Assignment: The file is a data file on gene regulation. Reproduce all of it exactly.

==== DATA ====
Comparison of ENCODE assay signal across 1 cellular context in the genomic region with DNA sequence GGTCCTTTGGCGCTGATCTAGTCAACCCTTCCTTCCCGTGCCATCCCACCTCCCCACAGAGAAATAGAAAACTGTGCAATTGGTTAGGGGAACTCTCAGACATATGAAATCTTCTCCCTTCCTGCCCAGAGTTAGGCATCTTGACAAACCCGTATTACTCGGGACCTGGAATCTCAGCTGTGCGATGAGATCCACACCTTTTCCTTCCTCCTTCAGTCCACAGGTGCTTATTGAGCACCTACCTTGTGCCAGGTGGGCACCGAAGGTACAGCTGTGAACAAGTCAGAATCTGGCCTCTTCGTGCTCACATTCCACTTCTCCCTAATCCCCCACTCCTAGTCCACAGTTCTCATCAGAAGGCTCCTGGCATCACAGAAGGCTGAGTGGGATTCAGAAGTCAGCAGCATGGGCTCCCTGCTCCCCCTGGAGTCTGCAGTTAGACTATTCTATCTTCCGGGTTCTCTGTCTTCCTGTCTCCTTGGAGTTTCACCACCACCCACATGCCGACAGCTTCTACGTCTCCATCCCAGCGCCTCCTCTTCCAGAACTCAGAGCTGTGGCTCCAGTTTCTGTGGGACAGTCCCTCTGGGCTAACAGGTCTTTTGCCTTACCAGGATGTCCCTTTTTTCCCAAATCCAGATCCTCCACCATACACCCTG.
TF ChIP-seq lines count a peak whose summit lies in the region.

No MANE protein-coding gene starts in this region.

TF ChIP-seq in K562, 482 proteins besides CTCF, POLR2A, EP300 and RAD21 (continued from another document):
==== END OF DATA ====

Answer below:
Comparison of ENCODE assay signal across 1 cellular context in the genomic region with DNA sequence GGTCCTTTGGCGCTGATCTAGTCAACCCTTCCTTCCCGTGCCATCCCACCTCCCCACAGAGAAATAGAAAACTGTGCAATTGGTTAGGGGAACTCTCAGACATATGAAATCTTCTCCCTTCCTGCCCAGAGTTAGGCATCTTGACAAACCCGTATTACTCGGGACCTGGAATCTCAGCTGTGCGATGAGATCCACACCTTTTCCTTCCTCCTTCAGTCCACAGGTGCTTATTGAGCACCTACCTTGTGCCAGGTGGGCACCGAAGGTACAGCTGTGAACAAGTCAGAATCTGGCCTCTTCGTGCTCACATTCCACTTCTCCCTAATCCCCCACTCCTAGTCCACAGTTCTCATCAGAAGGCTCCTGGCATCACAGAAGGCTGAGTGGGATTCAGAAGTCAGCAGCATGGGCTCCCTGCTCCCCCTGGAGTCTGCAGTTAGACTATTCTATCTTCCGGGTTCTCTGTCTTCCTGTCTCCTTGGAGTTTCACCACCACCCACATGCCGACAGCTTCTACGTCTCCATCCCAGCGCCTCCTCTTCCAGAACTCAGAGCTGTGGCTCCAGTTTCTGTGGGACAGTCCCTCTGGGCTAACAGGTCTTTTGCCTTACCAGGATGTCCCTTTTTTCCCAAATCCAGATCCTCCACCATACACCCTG.
TF ChIP-seq lines count a peak whose summit lies in the region.

No MANE protein-coding gene starts in this region.

TF ChIP-seq in K562, 482 proteins besides CTCF, POLR2A, EP300 and RAD21 (continued from another document):